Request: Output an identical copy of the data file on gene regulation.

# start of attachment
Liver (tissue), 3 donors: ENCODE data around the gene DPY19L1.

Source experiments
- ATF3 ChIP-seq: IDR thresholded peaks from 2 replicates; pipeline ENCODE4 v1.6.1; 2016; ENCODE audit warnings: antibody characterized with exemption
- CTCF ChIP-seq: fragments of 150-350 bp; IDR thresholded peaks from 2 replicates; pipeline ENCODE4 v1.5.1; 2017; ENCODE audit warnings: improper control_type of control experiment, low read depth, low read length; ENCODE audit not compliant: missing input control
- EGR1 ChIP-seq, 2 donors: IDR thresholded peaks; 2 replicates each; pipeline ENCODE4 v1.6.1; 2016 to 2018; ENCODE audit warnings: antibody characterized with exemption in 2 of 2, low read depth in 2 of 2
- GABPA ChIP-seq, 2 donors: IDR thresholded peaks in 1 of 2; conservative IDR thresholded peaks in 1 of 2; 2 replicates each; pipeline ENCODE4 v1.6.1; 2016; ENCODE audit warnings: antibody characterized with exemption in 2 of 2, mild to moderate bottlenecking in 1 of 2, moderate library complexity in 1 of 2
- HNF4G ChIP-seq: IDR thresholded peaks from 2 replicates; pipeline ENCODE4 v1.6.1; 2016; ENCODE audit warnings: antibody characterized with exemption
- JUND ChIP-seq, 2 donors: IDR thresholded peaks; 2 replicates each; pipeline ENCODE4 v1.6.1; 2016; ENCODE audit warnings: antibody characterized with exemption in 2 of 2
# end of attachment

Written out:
Liver (tissue), 3 donors: ENCODE data around the gene DPY19L1.

Source experiments
- ATF3 ChIP-seq: IDR thresholded peaks from 2 replicates; pipeline ENCODE4 v1.6.1; 2016; ENCODE audit warnings: antibody characterized with exemption
- CTCF ChIP-seq: fragments of 150-350 bp; IDR thresholded peaks from 2 replicates; pipeline ENCODE4 v1.5.1; 2017; ENCODE audit warnings: improper control_type of control experiment, low read depth, low read length; ENCODE audit not compliant: missing input control
- EGR1 ChIP-seq, 2 donors: IDR thresholded peaks; 2 replicates each; pipeline ENCODE4 v1.6.1; 2016 to 2018; ENCODE audit warnings: antibody characterized with exemption in 2 of 2, low read depth in 2 of 2
- GABPA ChIP-seq, 2 donors: IDR thresholded peaks in 1 of 2; conservative IDR thresholded peaks in 1 of 2; 2 replicates each; pipeline ENCODE4 v1.6.1; 2016; ENCODE audit warnings: antibody characterized with exemption in 2 of 2, mild to moderate bottlenecking in 1 of 2, moderate library complexity in 1 of 2
- HNF4G ChIP-seq: IDR thresholded peaks from 2 replicates; pipeline ENCODE4 v1.6.1; 2016; ENCODE audit warnings: antibody characterized with exemption
- JUND ChIP-seq, 2 donors: IDR thresholded peaks; 2 replicates each; pipeline ENCODE4 v1.6.1; 2016; ENCODE audit warnings: antibody characterized with exemption in 2 of 2